Father-and-son team Stuart and Cedar Anderson, from The Channon, raised $12 million through crowdfunding to manufacture their Flow Hive invention.
Father-and-son team Stuart and Cedar Anderson, from The Channon, raised $12 million through crowdfunding to manufacture their Flow Hive invention. Contributed

Sad, strange and successful: Crowdfunding in our region

A YOUNG woman raising money for a trip to an orphanage in Kenya. A mum of two facing terminal cancer. A bloke trying to to replace his beloved car's turbo charger. A single mum who needs a car.

Browsing through the local projects listed on community crowdfunding site GoFundMe reveals a gold mine of interesting local stories, from the sad to the desperate, the inspiring to the quirky and creative.

Unlike other crowdfunding sites, GoFundMe users don't have to hit their target to get any cash. The site also has relaxed rules around what projects are eligible. That makes it ideal for small appeals where any donations are welcome. Of course, it can also attract scammers.

On the North Coast alone, there is currently about 219 appeals on the popular website.

Many of the appeals seem to be thrown up on the site with little thought or planning, and as a result these desperate pleas often don't seem to generate any money, however moving they might be.

None are in the league of local father-and-son duo Stuart and Cedar Anderson, whose success in raising more than $12 million to manufacture their Flow Hive invention has made them the poster children for crowdfunding sites.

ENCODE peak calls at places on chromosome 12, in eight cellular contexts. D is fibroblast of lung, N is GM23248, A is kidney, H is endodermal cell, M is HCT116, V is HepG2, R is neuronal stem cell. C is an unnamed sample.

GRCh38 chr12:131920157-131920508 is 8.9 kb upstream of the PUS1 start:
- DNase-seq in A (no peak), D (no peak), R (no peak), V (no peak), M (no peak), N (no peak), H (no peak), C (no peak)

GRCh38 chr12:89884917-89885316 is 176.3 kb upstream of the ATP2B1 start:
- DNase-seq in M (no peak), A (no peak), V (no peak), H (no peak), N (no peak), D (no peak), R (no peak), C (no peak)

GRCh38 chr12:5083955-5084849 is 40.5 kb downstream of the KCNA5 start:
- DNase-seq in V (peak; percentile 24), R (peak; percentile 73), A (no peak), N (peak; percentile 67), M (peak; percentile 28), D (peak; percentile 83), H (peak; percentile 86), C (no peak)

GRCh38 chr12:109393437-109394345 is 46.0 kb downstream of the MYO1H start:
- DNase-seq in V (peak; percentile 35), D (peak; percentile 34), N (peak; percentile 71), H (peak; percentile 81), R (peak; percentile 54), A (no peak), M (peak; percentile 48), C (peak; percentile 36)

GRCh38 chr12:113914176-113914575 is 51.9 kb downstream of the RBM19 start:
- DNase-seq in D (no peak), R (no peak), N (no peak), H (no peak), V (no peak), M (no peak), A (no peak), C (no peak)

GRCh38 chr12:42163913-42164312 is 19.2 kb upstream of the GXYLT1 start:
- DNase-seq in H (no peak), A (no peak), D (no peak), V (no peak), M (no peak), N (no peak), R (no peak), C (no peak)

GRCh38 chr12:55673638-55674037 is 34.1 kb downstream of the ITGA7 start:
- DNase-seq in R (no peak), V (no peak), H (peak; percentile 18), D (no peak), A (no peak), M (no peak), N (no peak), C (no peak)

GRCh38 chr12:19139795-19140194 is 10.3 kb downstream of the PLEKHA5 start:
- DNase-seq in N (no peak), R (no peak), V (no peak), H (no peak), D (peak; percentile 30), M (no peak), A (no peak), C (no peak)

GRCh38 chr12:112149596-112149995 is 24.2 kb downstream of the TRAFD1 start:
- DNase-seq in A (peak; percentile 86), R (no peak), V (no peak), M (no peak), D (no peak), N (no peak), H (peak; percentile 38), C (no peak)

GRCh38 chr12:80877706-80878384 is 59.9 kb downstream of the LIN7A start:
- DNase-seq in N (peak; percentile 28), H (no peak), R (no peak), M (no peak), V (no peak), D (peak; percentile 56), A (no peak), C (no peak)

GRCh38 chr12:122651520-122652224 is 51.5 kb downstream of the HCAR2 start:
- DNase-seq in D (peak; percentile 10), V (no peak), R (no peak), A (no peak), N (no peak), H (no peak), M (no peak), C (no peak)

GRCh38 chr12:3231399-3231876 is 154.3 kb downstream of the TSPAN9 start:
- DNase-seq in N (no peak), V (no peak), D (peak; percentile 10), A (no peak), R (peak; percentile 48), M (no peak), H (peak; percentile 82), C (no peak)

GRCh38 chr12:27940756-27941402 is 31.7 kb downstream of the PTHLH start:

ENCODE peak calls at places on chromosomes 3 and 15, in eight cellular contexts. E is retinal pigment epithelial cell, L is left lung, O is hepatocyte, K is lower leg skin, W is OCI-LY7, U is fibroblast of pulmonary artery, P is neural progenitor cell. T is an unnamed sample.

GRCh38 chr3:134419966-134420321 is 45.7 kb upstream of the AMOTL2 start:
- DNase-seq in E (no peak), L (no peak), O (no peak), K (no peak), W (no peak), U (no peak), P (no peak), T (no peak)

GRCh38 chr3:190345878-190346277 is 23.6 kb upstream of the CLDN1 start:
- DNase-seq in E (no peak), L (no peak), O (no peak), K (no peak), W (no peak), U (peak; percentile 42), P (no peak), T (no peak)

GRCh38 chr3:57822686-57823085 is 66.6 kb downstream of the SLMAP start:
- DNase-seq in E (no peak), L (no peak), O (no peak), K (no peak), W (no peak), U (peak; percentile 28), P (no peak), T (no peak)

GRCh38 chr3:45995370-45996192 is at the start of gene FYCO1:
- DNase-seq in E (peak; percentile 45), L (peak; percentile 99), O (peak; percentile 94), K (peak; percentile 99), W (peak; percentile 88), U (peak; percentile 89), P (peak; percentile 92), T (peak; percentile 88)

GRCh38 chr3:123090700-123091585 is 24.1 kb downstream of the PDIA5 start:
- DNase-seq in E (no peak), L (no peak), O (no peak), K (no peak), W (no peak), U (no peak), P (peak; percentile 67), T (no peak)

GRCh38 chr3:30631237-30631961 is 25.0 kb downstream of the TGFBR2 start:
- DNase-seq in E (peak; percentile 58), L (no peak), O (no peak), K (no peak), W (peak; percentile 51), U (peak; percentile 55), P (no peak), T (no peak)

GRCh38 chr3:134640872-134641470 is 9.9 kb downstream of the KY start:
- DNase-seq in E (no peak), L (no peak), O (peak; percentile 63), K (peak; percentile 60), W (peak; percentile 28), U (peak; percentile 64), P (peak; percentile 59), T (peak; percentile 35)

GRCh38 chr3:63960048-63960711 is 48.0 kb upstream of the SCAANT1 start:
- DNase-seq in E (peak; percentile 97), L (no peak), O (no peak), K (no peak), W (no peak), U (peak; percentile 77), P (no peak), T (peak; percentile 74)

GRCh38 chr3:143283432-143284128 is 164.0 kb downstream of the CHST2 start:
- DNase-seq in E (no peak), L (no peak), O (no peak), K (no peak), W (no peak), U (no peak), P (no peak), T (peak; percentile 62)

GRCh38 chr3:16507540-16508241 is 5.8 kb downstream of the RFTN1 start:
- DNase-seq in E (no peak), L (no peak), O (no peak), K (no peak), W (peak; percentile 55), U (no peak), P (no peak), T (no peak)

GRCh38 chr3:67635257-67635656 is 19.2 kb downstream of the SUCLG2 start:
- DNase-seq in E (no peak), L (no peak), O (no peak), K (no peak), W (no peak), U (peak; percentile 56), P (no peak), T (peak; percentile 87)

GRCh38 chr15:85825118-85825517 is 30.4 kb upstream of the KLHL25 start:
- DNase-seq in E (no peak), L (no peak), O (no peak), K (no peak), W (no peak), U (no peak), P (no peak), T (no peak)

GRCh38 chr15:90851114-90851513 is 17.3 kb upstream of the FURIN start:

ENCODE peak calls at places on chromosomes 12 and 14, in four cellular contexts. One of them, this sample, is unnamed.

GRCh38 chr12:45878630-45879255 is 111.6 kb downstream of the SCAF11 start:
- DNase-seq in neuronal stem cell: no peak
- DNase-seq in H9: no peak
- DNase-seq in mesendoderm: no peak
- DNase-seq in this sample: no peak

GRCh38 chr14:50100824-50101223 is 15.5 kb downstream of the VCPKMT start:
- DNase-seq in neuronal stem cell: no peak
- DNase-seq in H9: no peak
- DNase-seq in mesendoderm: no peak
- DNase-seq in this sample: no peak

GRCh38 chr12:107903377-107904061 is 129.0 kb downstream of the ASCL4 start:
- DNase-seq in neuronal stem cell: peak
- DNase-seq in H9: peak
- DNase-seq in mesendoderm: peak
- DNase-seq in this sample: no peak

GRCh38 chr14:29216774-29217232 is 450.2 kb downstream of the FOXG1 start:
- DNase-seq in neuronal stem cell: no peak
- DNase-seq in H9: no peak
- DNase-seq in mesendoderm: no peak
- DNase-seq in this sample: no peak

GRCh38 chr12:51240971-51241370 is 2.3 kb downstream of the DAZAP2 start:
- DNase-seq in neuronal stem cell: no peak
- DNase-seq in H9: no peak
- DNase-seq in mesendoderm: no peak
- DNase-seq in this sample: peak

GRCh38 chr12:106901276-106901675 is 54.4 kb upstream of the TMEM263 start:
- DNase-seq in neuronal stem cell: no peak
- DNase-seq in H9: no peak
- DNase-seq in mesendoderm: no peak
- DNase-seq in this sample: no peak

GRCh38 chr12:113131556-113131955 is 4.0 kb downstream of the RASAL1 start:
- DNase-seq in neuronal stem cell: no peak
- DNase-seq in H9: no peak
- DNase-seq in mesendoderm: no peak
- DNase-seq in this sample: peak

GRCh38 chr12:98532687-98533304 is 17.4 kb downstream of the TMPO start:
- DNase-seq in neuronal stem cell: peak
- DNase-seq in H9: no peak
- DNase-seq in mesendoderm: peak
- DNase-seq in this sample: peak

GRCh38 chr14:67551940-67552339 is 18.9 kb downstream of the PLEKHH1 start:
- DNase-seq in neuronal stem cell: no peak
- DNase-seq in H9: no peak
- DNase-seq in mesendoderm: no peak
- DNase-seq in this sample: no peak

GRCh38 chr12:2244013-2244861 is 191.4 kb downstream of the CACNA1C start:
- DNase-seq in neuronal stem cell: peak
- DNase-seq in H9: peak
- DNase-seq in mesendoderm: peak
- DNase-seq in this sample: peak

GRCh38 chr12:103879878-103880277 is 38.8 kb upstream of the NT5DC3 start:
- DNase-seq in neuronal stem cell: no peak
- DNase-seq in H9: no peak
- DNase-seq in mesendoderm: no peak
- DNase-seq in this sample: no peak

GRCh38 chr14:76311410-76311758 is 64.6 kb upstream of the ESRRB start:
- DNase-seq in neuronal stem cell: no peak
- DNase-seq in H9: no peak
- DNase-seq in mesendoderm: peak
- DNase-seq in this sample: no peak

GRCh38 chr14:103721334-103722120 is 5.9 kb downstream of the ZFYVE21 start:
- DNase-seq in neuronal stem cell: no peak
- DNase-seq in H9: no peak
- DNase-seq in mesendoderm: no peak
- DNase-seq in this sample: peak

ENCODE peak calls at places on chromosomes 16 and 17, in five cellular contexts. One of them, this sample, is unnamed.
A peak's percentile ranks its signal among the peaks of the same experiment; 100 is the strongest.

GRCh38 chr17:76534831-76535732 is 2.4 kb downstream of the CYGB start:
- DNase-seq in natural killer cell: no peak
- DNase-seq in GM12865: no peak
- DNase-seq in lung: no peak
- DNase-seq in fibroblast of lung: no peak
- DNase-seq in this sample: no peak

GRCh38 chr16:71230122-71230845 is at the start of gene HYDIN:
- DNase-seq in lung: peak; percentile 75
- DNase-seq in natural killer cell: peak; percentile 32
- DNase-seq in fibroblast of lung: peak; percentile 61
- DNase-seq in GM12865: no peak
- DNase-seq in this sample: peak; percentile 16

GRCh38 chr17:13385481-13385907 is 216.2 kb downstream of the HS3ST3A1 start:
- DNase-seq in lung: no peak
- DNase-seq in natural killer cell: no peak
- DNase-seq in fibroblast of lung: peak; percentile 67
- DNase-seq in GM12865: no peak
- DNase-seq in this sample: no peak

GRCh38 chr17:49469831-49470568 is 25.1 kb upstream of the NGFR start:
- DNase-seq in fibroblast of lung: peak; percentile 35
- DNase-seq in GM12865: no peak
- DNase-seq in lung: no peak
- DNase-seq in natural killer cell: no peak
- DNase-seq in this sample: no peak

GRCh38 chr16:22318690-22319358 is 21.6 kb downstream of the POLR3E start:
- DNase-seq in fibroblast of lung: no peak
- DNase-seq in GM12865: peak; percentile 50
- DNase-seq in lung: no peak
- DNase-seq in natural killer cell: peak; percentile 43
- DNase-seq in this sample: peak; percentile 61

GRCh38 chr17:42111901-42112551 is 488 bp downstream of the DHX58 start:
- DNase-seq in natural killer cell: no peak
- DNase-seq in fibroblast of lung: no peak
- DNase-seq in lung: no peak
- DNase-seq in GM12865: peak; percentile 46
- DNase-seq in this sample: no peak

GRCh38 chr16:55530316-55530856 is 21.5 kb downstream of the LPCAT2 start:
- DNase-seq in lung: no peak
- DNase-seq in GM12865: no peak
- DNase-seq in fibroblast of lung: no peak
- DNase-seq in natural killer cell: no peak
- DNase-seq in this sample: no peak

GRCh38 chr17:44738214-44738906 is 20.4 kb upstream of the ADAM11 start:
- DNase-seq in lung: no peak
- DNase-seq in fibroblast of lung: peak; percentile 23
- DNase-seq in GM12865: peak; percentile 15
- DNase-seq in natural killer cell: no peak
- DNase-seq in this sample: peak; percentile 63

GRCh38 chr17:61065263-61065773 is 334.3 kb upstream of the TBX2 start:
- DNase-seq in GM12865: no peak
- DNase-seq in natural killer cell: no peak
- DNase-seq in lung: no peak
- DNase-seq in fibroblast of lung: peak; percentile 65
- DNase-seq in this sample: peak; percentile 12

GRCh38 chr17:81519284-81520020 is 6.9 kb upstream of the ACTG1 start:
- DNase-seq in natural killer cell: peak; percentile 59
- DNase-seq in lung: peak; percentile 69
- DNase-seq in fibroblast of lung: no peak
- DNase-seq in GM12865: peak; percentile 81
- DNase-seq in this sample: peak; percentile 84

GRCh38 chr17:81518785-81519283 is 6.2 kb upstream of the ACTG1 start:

On the other hand, some are innovative appeals which work well within the site's small-scale parameters, and obviously have a well thought out social media strategy.

 

THE SUCCESSFUL

River Rats for Duc Xuan School: A group of Year 10 students raised $2200 in one month to help fund building materials on their forthcoming trip to Vietnam, where they will help build a school hall in a remote area and immerse themselves in the culture of the village while doing so.

Teaching the homeless to busk: Clunes local Cecilia Brandolini has raised $1600 of $2000 for her project to teach homeless people to busk, by gifting them a ukulele and chord charts and a lesson.

Sam Morgan Shark Attack Victim Fund, Bangalow: Almost $7000 has been raised to support the recovery of shark attack victim Sam Morgan, who was attacked in November. A total of 77 people have donated so far.

Fight for Krystal Lee, Dyraaba: The seemingly healthy 30-year-old collapsed with a stroke while at work, almost three weeks ago. In that time her friends and family have raised more than $12,000 to support her husband and three children with travel, accommodation, medical and rehabilitation costs.

 

THE QUIRKY

Maremma Memoirs: Sha Shep owns two Maremma dogs, Brina and Sage, and wants to raise $8000 to publish Maremma Memoirs, "a collection of short stories revealing the quirks, personalities and unique characteristics of maremmas". So far she has raised $330 in eight days.

Thomas and Rachel's Defacto Visa: A true romance under threat by immigration officials. Rachel is Canadian, Thomas is an Aussie. To stay in Australia Rachel now needs a defacto visa, which costs $1000. They say "whatever is funded will without a doubt help us live out our happily-ever-after. No donations yet.

Moon Cloud Teahouse: Charlie Tide is a self-confessed "plant nerd" who needs $8000 to build a mobile "tea house" from which he will travel Australia and make his sacred tea house available for all. Mr Tide says he feels that "traditional skills that connect us to our nature (are) paramount to our wellbeing, to our feeling of innate connection". So far he has raised $126 in seven days.



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